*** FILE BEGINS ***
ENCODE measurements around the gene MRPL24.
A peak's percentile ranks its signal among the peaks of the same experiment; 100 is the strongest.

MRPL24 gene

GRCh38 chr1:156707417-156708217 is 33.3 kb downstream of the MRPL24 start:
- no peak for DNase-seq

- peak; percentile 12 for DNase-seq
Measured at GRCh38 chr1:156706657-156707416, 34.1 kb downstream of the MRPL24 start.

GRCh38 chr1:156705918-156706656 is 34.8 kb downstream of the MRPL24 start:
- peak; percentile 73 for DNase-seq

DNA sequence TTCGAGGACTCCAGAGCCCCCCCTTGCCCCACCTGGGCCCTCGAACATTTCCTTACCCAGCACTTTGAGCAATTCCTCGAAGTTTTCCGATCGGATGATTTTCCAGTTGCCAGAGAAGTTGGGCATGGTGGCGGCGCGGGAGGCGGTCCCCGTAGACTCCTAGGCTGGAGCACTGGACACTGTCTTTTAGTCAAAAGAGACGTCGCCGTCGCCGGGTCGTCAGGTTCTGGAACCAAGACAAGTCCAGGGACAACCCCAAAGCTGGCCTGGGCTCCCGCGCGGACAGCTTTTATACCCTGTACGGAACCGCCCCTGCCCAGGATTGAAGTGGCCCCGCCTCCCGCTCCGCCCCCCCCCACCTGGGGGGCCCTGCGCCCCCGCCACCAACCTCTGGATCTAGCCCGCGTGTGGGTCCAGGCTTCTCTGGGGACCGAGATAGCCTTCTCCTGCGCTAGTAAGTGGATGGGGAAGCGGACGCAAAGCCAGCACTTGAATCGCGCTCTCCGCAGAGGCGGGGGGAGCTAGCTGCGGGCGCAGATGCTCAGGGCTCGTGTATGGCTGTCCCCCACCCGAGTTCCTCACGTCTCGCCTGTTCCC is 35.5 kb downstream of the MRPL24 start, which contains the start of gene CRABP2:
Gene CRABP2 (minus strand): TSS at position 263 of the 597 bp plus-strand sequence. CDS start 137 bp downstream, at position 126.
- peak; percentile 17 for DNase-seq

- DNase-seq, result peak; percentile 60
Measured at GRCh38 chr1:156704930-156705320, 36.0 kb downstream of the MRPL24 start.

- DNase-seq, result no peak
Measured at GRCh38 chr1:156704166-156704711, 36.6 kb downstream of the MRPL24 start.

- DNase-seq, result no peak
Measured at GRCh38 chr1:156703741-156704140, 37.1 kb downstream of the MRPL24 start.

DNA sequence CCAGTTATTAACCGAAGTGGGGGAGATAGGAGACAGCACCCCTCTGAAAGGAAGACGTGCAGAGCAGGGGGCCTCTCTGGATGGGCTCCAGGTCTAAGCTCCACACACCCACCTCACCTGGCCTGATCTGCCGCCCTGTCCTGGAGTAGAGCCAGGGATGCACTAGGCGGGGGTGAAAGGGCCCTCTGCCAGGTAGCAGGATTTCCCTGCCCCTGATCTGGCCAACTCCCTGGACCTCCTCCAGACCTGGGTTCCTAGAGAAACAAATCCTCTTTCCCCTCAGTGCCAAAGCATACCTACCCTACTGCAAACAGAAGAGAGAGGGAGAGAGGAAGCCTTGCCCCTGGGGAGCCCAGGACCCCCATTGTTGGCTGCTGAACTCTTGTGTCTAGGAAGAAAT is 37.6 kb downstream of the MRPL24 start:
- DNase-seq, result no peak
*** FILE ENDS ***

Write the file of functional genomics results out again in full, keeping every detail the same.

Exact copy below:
ENCODE measurements around the gene MRPL24.
A peak's percentile ranks its signal among the peaks of the same experiment; 100 is the strongest.

MRPL24 gene

GRCh38 chr1:156707417-156708217 is 33.3 kb downstream of the MRPL24 start:
- no peak for DNase-seq

- peak; percentile 12 for DNase-seq
Measured at GRCh38 chr1:156706657-156707416, 34.1 kb downstream of the MRPL24 start.

GRCh38 chr1:156705918-156706656 is 34.8 kb downstream of the MRPL24 start:
- peak; percentile 73 for DNase-seq

DNA sequence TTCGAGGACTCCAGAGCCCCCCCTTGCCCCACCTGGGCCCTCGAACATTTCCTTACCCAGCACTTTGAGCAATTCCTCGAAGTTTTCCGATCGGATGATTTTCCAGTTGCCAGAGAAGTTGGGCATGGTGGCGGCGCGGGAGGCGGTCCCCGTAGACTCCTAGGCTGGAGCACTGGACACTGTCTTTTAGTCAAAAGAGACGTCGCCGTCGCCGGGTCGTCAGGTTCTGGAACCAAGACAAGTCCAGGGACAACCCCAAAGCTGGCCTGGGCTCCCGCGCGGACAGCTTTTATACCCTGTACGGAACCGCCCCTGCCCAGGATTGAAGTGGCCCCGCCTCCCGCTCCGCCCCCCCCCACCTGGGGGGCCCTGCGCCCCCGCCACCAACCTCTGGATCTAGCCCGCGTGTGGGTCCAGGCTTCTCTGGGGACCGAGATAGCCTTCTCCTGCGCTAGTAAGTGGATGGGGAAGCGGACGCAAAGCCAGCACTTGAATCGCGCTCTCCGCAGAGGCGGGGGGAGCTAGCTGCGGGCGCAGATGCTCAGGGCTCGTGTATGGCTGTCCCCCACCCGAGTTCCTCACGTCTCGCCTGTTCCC is 35.5 kb downstream of the MRPL24 start, which contains the start of gene CRABP2:
Gene CRABP2 (minus strand): TSS at position 263 of the 597 bp plus-strand sequence. CDS start 137 bp downstream, at position 126.
- peak; percentile 17 for DNase-seq

- DNase-seq, result peak; percentile 60
Measured at GRCh38 chr1:156704930-156705320, 36.0 kb downstream of the MRPL24 start.

- DNase-seq, result no peak
Measured at GRCh38 chr1:156704166-156704711, 36.6 kb downstream of the MRPL24 start.

- DNase-seq, result no peak
Measured at GRCh38 chr1:156703741-156704140, 37.1 kb downstream of the MRPL24 start.

DNA sequence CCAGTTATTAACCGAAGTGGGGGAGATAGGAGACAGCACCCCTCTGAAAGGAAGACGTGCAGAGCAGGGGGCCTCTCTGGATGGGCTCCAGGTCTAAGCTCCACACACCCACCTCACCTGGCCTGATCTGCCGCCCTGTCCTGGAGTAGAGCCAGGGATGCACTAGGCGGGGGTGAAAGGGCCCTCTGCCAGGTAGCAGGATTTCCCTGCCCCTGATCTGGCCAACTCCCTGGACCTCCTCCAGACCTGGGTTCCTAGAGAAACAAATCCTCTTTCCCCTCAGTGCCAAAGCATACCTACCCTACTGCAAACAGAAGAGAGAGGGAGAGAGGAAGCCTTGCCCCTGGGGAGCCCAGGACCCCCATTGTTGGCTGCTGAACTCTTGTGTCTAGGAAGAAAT is 37.6 kb downstream of the MRPL24 start:
- DNase-seq, result no peak